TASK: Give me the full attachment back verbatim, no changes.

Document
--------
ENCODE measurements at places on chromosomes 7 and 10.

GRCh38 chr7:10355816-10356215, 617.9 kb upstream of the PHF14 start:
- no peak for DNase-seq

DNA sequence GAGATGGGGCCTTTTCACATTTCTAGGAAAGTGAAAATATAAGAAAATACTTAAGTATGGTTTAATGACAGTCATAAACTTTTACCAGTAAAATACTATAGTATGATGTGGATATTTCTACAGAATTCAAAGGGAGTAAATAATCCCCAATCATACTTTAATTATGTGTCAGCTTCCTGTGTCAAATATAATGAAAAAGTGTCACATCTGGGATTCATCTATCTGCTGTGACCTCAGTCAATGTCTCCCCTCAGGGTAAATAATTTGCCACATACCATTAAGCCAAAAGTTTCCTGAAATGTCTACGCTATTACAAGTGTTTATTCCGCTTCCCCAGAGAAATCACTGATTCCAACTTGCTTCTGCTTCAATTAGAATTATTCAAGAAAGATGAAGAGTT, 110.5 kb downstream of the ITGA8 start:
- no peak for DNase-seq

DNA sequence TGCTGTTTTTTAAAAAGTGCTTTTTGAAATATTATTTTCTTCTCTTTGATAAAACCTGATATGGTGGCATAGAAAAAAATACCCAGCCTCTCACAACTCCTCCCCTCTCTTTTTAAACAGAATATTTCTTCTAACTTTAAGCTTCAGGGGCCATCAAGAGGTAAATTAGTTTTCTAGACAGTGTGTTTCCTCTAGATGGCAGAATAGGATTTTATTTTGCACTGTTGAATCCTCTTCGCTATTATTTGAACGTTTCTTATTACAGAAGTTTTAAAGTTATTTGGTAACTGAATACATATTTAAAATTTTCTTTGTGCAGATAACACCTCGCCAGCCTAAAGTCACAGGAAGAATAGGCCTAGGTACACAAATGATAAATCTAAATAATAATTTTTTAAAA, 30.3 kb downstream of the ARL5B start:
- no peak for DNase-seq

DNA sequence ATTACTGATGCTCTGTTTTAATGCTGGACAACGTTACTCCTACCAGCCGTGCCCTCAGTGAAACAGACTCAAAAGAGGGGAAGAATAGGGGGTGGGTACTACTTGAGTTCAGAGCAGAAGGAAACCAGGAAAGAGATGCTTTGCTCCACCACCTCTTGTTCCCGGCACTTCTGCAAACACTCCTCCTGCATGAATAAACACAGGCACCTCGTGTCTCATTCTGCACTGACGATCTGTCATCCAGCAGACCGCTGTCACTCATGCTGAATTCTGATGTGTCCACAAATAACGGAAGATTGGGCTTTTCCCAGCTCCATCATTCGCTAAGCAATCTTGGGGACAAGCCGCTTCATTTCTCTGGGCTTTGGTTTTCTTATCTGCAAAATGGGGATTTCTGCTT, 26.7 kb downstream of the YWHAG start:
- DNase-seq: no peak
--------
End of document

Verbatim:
ENCODE measurements at places on chromosomes 7 and 10.

GRCh38 chr7:10355816-10356215, 617.9 kb upstream of the PHF14 start:
- no peak for DNase-seq

DNA sequence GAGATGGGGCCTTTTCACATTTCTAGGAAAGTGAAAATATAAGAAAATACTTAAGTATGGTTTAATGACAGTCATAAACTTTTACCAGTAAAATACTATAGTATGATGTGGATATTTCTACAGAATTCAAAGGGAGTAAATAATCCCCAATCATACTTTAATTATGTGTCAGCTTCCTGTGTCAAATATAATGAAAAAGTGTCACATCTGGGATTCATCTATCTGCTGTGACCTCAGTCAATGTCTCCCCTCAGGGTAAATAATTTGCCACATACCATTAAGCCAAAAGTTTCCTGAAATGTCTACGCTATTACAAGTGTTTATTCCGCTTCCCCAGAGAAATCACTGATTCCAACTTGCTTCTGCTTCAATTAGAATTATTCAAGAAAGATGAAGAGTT, 110.5 kb downstream of the ITGA8 start:
- no peak for DNase-seq

DNA sequence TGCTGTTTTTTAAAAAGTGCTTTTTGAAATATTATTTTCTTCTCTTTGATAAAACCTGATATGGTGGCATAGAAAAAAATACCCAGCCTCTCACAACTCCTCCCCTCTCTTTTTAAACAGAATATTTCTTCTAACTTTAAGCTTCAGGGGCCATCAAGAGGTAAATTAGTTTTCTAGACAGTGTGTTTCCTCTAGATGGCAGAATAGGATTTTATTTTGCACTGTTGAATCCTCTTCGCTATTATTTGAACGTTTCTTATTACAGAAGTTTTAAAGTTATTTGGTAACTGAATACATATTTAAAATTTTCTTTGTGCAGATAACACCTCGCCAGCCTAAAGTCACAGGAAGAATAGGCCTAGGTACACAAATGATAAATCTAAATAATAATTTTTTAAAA, 30.3 kb downstream of the ARL5B start:
- no peak for DNase-seq

DNA sequence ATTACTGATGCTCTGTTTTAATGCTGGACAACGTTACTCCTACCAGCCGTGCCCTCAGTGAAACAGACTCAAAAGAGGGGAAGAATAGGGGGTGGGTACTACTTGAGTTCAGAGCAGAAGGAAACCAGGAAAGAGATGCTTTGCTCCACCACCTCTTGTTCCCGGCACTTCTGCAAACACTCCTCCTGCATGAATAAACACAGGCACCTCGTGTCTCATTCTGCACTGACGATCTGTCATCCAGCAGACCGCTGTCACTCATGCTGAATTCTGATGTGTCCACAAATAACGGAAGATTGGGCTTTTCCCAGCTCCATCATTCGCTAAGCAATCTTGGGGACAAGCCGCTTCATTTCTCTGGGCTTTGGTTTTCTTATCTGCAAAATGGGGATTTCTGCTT, 26.7 kb downstream of the YWHAG start:
- DNase-seq: no peak